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Published: April 1, 1996

 
 

Why Bad Things Happen to Good Companies

How much easier it is to be a spectator, high up in the stands with a perfect view, second-guessing a basketball team’s coach or the players’ ball-handling. On the court, at ground level, the view is not so clear and it takes special skill and judgment to keep a winning strategy. So it goes with many corporations. In “Why Bad Things Happen To Good Companies,” the authors explain why companies that at one time were very successful go into decline. In short, they fail to see what’s happening.

Short-sightedness is perhaps too simplistic an explanation, although Theodore Levitt coined the phrase “marketing myopia” in 1975, and Messrs. Shapiro, Slywotzky and Tedlow introduce a concept they call “value migration” to illustrate typical life histories of companies who falter. Unless companies are perceptive and take action at critical points along the way, the value they build up over time will eventually migrate as markets change, new competitors arise, and new business models emerge.

In blaming value migration on why such great companies as I.B.M., Digital Equipment Corporation and Pan American Airways went wrong, the authors cite three main phases through which companies proceed: 1) inward migration - the start-up period of heady, exciting growth; 2) dynamic competitive equilibrium - a period of hard-fought, continuous improvement as the company matures and competition increases; and 3) outward migration - the company is challenged as evolving customer needs and technologies migrate value away from its basic business design.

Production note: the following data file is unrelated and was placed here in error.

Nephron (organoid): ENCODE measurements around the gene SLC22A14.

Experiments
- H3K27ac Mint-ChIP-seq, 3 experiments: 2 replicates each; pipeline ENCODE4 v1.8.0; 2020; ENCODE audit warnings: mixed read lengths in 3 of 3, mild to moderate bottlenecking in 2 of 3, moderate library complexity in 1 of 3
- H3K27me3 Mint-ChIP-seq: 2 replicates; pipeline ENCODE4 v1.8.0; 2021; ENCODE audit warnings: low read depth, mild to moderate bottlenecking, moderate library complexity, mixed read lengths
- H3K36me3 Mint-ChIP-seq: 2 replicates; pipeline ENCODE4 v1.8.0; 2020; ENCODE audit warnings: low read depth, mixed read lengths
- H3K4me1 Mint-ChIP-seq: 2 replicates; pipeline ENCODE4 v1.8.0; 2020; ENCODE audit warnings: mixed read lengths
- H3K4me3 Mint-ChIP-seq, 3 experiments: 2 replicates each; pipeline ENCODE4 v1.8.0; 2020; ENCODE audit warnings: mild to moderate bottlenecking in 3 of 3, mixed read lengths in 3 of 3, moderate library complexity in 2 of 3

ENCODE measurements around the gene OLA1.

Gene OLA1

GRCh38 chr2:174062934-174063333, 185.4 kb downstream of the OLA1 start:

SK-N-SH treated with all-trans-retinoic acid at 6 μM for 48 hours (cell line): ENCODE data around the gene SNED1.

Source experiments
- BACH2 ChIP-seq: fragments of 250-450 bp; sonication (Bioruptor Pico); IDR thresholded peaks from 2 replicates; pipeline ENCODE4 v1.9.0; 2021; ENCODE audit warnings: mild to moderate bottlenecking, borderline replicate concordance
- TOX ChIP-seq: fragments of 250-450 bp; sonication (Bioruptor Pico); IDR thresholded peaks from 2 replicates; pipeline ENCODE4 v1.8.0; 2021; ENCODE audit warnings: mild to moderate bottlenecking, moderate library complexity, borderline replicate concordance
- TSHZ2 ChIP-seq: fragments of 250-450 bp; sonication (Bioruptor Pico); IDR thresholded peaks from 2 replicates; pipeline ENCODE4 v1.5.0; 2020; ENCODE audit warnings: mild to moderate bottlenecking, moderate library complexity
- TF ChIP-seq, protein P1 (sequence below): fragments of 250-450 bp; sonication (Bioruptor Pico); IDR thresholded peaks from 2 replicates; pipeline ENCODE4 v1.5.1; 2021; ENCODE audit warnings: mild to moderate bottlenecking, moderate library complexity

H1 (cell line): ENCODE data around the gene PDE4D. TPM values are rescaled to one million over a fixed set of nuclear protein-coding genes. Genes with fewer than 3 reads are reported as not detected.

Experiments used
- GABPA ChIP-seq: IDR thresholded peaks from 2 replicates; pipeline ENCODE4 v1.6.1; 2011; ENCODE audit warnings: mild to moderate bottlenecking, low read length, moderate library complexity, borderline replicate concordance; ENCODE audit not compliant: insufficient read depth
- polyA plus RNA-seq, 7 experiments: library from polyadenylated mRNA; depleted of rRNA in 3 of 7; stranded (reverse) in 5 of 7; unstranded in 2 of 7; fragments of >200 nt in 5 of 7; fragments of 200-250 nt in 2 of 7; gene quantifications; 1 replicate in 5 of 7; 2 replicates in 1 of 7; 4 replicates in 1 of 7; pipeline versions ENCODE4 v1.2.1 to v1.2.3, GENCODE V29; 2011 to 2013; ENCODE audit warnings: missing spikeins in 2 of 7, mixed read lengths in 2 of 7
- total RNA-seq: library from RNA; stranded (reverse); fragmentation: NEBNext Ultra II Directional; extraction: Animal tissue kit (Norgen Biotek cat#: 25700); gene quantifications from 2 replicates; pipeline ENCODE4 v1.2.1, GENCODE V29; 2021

“Outward value migration is inevitable. That is why we can guarantee that your current business design will eventually fail,” the authors state bluntly. For companies that don’t respond appropriately, the process is painful, even ugly. So why don’t all corporations suffer the crises experience by I.B.M. and Digital? The answer: strong leadership. The kind that faces the truth, anticipates the dangers ahead and imbues a sense of urgency well before the warning bells start to ring.

Reprint No. 96202


Authors
Benson P. Shapiro, Benson P. Shapiro was a professor at the Harvard Business School for 27 years, and continues to teach executive education programs there on a part-time basis. Professor Shapiro has an active consulting, public speaking and research practice in Concord, Mass.
Adrian J. Slywotzky, Adrian J. Slywotzky is the author of "Value Migration" (Harvard Business School Press, 1995) and "The Profit Zone" (Times Business, 1998).
Richard S. Tedlow, Richard S. Tedlow is the Class of 1957 Professor of Business Administration at the Harvard Business School, where he specializes in business history. His publications include "New and Improved: The Story of Mass Marketing in America" (Basic Books, 1990). This article is adapted from a teaching note. Reprinted by permission of the Harvard Business School, Copyright by the President and Fellows of Harvard College, all rights reserved.
 
 
 
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